Psychoanalytic Theory Translated into Practice with Parents  

A parent told me the other day about her wish to be a containing presence for her baby.  It’s such a beautiful concept and expression, and it seems that this psychoanalytic idea has found its way into everyday language.  Yet, what exactly does it mean, and where does the phrase originate?

Origins of the concept  

The psychoanalyst Bion first used the phrase containment in a series of papers between 1960 to 1970s.  It is a powerful and profound idea, which has great significance in relationships, and here I will discuss it in parent-infant relationships. Containment – or to be a ‘container’ –  can help us understand what happens in the mind of a parent whilst supporting a distressed baby or child.  

Supporting Distressed Infants

When an infant is distressed, their anxiety is experienced (by them) as terrible.  The baby projects their distress out into the world.  They seek to tell whoever is listening that this is “too much for me to cope with on my own!”  Ideally, the infant’s distress moves the caregiver so that they step in and attempt to soothe the baby, perhaps by holding them or speaking softly to them.  

Ideally, the caregiver can remain calm and connected to the baby.  In so doing, they also convey to the baby “I know this is hard for you, I can cope with your distress it does not overwhelm me, I am here for you”.  The infant’s distress/anxiety is ‘contained’ by the caregiver.  

In this exchange, the caregiver essentially takes in the infant’s expression of anxiety, and by their calm presence and soothing actions, supports the infant to calm themselves. Thus, the anxiety becomes tolerable for the infant, and it is transformed in the interaction with the caregiver.  In short, the infant has the experience of taking the feelings back into themselves, but in a manageable form.  For example, the parent says to the baby, “Oh no, you’re so upset, look at you all red and so sad.  It’s OK, I’m here, it will be better soon”.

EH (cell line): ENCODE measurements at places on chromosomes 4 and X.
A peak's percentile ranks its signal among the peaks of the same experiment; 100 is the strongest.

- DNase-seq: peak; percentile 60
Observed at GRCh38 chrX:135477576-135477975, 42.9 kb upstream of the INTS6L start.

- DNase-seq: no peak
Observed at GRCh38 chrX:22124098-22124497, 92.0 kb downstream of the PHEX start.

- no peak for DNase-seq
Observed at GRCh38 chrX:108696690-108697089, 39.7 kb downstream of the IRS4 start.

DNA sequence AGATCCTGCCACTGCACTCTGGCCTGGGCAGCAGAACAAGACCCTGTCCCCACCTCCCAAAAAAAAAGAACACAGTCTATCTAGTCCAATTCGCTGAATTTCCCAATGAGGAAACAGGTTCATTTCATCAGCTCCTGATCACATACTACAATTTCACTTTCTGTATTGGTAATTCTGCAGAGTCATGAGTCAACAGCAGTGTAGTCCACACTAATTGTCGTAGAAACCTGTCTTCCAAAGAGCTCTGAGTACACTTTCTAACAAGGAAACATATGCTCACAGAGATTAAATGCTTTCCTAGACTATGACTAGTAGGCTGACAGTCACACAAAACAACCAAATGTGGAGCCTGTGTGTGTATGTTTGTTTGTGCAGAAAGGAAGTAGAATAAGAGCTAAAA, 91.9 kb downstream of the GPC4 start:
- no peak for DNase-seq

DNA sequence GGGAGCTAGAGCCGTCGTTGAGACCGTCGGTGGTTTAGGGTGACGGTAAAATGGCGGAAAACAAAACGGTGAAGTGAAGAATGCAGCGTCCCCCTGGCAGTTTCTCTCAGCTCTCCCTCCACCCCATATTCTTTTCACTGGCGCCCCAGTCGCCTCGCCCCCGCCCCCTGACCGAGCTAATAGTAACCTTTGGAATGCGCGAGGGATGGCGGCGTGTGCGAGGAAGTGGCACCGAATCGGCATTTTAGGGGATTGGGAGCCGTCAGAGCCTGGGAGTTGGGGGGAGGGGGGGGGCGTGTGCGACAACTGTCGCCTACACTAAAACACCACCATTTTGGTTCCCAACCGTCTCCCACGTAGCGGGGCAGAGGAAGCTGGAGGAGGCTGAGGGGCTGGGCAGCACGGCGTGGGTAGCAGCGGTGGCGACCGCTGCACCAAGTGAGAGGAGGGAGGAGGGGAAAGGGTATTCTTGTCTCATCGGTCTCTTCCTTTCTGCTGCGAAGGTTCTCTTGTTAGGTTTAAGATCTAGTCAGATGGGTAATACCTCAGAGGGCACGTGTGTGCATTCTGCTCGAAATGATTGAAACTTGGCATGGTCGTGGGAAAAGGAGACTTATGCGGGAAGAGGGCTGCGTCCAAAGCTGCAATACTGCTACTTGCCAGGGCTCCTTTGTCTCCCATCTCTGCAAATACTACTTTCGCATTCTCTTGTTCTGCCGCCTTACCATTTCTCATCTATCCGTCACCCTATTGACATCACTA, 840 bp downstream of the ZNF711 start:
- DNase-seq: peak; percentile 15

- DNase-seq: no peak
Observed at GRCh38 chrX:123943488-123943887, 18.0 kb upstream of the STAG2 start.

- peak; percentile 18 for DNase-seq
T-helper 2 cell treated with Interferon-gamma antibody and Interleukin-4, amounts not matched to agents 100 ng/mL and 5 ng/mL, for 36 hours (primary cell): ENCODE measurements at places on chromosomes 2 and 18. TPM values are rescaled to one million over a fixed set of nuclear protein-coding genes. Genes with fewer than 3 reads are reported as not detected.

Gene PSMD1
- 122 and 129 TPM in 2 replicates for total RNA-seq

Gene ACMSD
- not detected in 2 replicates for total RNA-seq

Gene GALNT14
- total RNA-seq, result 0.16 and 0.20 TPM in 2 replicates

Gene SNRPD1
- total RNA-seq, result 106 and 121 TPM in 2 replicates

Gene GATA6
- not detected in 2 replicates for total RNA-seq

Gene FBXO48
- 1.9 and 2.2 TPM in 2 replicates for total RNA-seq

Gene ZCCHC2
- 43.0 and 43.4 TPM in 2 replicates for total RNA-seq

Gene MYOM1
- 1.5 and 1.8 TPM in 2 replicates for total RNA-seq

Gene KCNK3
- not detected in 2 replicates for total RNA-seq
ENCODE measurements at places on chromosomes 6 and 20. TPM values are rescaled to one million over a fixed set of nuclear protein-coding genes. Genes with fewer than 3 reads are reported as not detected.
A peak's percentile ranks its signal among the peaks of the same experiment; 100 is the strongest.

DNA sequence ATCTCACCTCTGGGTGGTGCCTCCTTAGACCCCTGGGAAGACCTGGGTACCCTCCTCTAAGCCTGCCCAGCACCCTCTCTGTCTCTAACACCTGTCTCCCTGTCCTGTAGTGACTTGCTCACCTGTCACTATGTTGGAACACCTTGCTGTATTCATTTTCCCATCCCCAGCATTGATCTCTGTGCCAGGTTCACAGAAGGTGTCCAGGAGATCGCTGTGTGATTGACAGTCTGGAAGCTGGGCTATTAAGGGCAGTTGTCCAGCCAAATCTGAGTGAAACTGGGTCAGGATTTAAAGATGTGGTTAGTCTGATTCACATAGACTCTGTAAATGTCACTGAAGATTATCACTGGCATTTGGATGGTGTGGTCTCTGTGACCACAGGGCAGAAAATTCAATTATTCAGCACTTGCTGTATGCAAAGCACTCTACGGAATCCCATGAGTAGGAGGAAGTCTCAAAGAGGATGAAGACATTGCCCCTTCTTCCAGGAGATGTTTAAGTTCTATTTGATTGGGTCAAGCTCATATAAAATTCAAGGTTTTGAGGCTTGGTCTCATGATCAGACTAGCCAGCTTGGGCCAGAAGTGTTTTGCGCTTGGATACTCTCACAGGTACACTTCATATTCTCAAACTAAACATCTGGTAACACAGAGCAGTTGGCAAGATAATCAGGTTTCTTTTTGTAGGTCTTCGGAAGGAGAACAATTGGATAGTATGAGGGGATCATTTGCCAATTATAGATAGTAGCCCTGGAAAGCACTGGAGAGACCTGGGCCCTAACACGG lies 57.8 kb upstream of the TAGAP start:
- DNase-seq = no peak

In this exchange the infant has the experience of being supported with their difficult feelings, but also that their difficult feelings did not threaten their relationship to their caregiver.  Over time the infant, child and adolescent learn that difficult feelings are finite and can be managed.

Caregivers – Additional Skills to Support Distressed Infants

The adult caregiver also uses their capacity for reason and language in this exchange.  They can help the infant to organise difficult and overwhelming feelings into words.  The infant’s experience can be symbolised in words and tone of voice, as well as reflected in bodily gestures, which can be understood and digested by them.  The caregiver may also alter aspects of the infant’s environment to support the baby to manage their distress.  

Containment has a central role in helping infants learn how to regulate difficult feeling states.  It is a powerful and important concept in relationships with infants and adults alike.  Learning to manage difficult feelings is a key aspect of emotion regulation.

If you would like to see one of our perinatal psychologists, call the Centre for Clinical Psychology in Carlton.  

Our team all have training in working with trauma and also supporting parent-infant relationships.  We support families with the adjustment as well as mental health challenges through the entire perinatal period.  We also have a strong interest in infant mental health. 

If you would like to see one of our perinatal psychologists call 03 9077 0122 or email ; or BOOK ONLINE

Medicare rebates are available.